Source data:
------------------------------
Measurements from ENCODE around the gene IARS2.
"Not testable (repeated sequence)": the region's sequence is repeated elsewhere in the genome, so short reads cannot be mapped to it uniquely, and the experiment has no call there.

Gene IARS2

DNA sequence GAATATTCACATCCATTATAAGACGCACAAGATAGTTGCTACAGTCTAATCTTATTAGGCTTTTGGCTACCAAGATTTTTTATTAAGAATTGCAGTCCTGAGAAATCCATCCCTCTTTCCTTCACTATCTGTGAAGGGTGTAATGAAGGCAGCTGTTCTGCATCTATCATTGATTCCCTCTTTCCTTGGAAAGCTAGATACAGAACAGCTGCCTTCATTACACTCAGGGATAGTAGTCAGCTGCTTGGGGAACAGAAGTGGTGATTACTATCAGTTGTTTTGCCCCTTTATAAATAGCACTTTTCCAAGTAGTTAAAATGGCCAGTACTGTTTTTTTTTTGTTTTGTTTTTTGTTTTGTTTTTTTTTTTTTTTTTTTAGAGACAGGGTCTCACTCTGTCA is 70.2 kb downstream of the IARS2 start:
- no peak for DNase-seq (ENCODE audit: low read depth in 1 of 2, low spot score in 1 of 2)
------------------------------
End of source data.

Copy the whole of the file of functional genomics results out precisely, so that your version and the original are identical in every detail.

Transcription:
Measurements from ENCODE around the gene IARS2.
"Not testable (repeated sequence)": the region's sequence is repeated elsewhere in the genome, so short reads cannot be mapped to it uniquely, and the experiment has no call there.

Gene IARS2

DNA sequence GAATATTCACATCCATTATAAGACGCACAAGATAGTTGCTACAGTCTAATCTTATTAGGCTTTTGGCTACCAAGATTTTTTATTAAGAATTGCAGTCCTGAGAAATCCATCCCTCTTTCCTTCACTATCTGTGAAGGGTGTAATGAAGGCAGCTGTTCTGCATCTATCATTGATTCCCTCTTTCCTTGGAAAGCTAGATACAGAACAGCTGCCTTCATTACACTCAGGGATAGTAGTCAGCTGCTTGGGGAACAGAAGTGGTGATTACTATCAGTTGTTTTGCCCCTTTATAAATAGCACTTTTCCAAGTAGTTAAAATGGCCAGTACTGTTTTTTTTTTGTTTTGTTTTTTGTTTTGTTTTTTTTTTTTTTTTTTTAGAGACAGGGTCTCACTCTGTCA is 70.2 kb downstream of the IARS2 start:
- no peak for DNase-seq (ENCODE audit: low read depth in 1 of 2, low spot score in 1 of 2)